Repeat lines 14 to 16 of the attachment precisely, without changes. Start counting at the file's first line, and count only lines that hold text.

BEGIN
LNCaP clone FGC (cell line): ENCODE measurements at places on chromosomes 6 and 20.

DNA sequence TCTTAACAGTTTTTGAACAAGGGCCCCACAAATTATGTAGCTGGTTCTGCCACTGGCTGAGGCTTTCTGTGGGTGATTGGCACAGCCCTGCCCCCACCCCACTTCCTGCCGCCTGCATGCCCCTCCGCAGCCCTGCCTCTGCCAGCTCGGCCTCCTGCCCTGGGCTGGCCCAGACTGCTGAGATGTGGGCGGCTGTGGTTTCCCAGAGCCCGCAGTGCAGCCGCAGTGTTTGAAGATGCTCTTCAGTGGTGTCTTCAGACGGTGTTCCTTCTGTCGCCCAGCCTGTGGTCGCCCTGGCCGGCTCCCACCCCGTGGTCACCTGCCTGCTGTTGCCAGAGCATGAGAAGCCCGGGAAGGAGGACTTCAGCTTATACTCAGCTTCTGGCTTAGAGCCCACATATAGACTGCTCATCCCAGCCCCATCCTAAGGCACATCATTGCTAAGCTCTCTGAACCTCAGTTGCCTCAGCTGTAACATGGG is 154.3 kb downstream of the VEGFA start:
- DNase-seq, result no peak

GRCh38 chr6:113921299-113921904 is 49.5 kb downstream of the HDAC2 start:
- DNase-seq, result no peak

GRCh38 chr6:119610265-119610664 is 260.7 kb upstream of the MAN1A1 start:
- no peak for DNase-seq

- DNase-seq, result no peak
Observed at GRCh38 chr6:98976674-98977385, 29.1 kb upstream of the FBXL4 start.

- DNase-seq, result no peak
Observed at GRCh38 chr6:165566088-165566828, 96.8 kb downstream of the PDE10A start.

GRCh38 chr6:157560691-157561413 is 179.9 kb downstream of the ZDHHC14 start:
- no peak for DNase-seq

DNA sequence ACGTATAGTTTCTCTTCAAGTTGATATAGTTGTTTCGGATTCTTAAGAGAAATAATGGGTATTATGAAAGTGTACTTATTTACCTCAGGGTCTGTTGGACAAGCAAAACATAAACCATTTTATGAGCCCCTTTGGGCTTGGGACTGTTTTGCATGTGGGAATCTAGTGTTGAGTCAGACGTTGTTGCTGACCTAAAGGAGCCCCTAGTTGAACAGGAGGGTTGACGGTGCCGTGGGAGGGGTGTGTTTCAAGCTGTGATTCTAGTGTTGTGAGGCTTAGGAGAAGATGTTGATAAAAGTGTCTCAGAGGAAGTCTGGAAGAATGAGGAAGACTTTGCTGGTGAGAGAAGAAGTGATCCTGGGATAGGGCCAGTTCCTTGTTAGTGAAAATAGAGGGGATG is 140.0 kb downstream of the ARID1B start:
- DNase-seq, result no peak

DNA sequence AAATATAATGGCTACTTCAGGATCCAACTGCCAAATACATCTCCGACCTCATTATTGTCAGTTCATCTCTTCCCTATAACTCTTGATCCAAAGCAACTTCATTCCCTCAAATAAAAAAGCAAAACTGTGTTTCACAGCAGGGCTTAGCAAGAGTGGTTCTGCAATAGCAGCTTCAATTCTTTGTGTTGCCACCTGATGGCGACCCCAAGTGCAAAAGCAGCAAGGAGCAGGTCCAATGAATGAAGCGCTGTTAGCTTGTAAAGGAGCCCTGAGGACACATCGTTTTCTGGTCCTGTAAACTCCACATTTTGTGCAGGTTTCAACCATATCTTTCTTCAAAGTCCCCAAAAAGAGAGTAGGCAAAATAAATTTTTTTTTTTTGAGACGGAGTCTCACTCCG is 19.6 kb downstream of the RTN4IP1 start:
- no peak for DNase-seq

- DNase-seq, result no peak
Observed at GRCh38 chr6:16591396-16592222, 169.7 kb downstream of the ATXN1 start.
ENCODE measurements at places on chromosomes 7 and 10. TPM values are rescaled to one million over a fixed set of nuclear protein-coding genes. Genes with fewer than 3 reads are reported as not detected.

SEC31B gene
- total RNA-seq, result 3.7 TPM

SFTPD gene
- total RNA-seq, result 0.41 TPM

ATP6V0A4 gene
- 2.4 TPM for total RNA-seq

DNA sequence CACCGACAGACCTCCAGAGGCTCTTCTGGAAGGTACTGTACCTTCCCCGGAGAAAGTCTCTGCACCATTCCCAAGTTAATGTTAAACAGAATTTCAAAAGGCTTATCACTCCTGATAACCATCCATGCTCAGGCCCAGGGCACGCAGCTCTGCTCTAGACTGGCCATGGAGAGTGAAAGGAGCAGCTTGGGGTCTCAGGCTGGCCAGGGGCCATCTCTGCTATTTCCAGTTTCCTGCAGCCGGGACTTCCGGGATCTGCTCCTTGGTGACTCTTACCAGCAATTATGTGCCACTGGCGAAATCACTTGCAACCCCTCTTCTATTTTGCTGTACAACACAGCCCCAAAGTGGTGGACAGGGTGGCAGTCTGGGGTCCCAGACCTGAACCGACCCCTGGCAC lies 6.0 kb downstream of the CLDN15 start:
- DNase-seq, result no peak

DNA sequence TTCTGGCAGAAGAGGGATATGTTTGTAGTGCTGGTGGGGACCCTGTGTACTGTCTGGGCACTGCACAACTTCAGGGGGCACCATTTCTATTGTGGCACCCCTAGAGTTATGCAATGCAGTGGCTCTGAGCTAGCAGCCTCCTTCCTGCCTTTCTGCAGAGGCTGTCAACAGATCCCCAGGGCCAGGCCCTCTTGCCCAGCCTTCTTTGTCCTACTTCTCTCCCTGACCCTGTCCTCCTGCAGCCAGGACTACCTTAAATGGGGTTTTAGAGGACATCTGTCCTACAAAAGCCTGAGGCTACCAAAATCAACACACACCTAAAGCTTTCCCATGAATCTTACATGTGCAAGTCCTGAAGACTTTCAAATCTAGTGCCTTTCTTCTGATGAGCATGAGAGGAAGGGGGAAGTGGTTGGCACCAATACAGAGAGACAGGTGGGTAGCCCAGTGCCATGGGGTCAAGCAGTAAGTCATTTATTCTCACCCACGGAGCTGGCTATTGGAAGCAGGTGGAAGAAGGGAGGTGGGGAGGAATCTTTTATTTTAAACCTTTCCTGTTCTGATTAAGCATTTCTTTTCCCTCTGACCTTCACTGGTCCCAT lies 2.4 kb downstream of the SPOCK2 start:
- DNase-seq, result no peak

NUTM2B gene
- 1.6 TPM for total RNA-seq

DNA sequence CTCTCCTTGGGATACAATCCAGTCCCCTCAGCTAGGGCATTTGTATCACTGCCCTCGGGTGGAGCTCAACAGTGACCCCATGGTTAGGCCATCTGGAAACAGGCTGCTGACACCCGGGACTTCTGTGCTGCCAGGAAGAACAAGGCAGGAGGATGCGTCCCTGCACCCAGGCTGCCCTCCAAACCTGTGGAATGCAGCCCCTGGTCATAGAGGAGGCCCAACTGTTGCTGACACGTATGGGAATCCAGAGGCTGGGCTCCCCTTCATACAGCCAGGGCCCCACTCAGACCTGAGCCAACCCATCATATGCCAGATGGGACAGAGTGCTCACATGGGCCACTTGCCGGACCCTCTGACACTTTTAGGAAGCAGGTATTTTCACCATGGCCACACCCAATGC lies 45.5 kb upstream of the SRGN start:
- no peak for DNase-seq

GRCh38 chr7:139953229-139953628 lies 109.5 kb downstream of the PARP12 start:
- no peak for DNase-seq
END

DNA sequence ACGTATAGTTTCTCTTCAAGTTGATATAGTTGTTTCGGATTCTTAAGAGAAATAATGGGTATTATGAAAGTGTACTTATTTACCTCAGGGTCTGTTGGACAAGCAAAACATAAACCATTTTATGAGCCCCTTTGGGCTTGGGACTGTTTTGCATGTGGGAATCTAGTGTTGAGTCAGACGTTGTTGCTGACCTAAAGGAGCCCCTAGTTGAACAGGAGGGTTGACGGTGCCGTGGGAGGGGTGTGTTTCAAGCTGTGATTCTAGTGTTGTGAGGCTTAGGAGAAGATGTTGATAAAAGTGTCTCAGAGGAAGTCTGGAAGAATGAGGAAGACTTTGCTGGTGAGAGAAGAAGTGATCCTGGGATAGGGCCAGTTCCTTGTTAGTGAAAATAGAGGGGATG is 140.0 kb downstream of the ARID1B start:
- DNase-seq, result no peak

DNA sequence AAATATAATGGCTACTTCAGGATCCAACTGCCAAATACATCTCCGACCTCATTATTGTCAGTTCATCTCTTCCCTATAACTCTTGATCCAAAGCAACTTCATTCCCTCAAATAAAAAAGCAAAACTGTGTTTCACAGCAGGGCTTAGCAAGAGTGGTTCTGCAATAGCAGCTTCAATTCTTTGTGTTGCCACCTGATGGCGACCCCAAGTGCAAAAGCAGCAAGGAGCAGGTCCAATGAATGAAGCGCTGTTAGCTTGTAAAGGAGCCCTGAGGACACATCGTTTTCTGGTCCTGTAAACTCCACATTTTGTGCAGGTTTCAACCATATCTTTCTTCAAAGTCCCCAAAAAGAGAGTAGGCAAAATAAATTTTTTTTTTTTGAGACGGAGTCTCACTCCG is 19.6 kb downstream of the RTN4IP1 start: